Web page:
The Guardian


When the holiday season approaches, thoughts begin to turn to those few glorious weeks away when the only decision you will have to make is whether to dip your toe in the pool or head for the sand. For some of us, however, a shadow lurks on the horizon: that dreaded illness that always seems to strike on the first day.

But this is not another example of Murphy’s law. According to a report in Psychotherapy And Psychosomatics last year, what we may in fact be suffering from is “leisure sickness”. The journal published the results of an investigation led by Professor Ad Vingerhoets at Tilburg University in the Netherlands into why some of us seem to fall ill the moment we step off life’s frantic treadmill. Symptoms range from muscle pain, nausea and migraines, to flu-like infections and colds. The study found that most sufferers had a heavy workload, suffered from an “elevated sense of responsibility” or simply found it hard to switch off.

The theory is that your body’s defence mechanism works well when it is on high alert — that is, when you are stressed. Removing that pressure is an open invitation for a susceptible immune system to collapse. Never managing to relax completely means you are constantly experiencing stress and therefore “continually pumping yourself up with adrenaline,” says Gail Kinman, a psychologist and senior lecturer at the University of Luton.

In the short-term, this is fine; “it’s when people carry on and carry on and deplete their resources that they run into trouble.”

None of this is helped by the fact that it is precisely at times of stress that we pay less, instead of more, attention to our well-being. “A lowered immune system does tend to come from quite a long period of self-abuse,” says Kinman. “It’s almost a disease of overdoing it.”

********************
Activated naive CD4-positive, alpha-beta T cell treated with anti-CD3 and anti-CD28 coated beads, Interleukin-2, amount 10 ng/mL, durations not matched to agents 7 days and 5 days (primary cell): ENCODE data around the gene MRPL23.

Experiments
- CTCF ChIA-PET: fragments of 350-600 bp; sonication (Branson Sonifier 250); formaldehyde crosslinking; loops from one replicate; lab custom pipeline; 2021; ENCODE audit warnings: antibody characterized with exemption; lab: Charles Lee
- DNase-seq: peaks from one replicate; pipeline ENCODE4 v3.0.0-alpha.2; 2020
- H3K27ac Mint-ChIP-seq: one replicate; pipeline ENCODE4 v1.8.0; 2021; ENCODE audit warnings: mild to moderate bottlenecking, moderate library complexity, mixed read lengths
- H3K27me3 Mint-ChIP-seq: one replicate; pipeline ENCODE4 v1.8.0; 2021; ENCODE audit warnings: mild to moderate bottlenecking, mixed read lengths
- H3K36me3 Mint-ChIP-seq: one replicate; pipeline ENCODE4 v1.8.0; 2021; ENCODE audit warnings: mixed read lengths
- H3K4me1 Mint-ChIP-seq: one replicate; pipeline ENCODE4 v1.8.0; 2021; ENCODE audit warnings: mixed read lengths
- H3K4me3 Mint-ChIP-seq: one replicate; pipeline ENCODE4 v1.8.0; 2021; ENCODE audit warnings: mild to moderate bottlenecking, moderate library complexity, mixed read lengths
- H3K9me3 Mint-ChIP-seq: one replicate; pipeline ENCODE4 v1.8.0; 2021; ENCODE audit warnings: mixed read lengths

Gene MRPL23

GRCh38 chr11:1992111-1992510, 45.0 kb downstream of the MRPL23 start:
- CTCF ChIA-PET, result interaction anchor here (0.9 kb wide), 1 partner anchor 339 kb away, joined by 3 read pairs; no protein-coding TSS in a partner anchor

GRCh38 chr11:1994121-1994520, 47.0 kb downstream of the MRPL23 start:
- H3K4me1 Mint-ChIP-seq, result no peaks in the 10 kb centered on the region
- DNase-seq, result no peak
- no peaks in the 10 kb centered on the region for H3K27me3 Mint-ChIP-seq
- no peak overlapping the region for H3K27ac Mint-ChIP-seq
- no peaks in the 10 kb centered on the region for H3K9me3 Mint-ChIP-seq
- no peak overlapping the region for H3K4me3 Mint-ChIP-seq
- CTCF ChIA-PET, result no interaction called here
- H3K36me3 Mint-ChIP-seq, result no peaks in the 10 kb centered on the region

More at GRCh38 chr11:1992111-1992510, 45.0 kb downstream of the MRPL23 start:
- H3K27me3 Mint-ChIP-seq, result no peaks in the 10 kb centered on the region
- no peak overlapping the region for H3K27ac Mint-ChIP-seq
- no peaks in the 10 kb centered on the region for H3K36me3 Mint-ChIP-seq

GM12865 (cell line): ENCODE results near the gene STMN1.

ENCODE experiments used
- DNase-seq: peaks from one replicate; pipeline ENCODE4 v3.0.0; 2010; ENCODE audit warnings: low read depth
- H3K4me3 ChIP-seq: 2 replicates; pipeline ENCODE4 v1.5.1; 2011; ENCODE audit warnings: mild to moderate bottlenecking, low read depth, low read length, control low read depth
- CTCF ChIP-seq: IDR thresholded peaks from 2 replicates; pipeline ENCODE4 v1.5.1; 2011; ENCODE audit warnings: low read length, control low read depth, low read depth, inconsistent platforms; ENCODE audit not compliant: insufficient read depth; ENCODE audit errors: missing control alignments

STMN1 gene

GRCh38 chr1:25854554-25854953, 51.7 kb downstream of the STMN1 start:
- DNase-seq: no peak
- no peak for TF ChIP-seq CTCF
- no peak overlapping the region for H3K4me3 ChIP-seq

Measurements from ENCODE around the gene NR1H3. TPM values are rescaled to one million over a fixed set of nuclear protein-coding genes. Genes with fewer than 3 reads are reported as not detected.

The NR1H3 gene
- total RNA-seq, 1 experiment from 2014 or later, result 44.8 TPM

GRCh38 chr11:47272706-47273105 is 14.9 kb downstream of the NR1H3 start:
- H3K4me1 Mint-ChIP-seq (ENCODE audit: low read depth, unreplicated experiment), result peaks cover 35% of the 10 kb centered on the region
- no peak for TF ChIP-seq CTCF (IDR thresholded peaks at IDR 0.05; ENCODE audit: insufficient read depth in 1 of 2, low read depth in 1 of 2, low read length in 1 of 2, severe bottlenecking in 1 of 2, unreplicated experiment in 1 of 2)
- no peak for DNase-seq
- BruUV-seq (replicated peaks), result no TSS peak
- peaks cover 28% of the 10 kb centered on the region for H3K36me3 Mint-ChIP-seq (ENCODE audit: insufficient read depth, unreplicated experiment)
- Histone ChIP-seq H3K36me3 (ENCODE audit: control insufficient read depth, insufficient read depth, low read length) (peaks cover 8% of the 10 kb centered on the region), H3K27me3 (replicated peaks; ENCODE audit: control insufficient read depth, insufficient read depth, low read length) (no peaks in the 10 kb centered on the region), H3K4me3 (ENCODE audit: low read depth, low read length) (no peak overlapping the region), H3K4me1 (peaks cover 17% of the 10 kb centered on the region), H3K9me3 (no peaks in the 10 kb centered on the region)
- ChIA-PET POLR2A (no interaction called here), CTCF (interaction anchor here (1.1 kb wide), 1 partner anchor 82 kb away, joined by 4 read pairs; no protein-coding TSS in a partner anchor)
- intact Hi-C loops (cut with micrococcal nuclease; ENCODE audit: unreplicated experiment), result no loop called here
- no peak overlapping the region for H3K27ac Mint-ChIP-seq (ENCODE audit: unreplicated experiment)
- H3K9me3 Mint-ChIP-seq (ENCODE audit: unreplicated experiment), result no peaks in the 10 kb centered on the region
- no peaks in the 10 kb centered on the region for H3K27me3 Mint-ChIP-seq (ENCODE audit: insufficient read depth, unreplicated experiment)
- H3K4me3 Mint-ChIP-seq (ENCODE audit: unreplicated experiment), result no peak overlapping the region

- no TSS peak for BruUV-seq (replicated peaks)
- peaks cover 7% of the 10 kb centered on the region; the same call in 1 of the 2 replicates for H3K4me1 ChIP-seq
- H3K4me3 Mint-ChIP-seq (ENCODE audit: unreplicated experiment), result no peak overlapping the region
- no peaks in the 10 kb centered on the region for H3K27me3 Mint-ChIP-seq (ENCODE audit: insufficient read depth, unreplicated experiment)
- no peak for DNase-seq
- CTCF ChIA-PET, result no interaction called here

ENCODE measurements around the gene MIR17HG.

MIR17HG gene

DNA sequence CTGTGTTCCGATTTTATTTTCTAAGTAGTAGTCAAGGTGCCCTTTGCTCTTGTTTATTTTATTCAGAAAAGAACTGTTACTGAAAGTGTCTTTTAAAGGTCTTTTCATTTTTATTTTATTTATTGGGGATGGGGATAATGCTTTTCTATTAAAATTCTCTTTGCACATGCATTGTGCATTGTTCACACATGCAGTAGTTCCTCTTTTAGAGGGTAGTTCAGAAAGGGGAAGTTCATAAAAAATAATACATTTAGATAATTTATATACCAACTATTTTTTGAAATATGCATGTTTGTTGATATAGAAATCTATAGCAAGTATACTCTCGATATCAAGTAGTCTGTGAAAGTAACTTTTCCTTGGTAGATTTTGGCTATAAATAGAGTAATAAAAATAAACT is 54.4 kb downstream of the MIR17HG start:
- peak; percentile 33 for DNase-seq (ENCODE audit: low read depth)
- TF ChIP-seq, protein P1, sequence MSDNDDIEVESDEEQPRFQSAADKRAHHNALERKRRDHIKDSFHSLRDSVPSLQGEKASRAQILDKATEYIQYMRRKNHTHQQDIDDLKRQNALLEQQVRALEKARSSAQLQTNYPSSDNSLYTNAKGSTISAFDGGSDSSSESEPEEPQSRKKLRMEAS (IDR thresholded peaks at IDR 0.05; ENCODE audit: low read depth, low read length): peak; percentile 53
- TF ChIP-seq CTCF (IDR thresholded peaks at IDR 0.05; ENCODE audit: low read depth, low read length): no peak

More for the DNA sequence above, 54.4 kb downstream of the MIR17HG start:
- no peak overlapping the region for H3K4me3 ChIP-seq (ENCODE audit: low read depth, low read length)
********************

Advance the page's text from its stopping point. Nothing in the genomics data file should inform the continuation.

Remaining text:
So what can you do to avoid leisure sickness? When you’re up against it, don’t reach for junk food, says Beth MacEoin, a homeopathic practitioner and author of The Total De-stress Plan. She recommends increasing your intake of fresh fruit and vegetables: packed with antioxidants, these help to combat free radicals in the body.

Avoid caffeine if you have trouble sleeping, and go easy on alcohol and cigarettes — we may like to kid ourselves that they relax us, but they damage the immune system; a warm, lavender-scented bath will do more to help you unwind. If you’ve already burned the candle to its stump, MacEoin recommends a short course of nux vomica, a homeopathic remedy that counterbalances the effects of excessive alcohol, caffeine and the wrong kinds of foods.

Regular exercise is another long-term means of avoiding leisure sickness. It not only keeps the body strong, but, says Kinman, also “increases the flow of endorphins and helps to get rid of excess adrenaline.”

MacEoin also recommends taking echinacea for the last few days of an intensive period of work and the first few days of your holiday, to ward off colds and flu. Kinman, meanwhile, advises a settling-in period at home before your holiday; it may shave a day or two off your break, but it will reduce the mental and physical shock of the change in routine.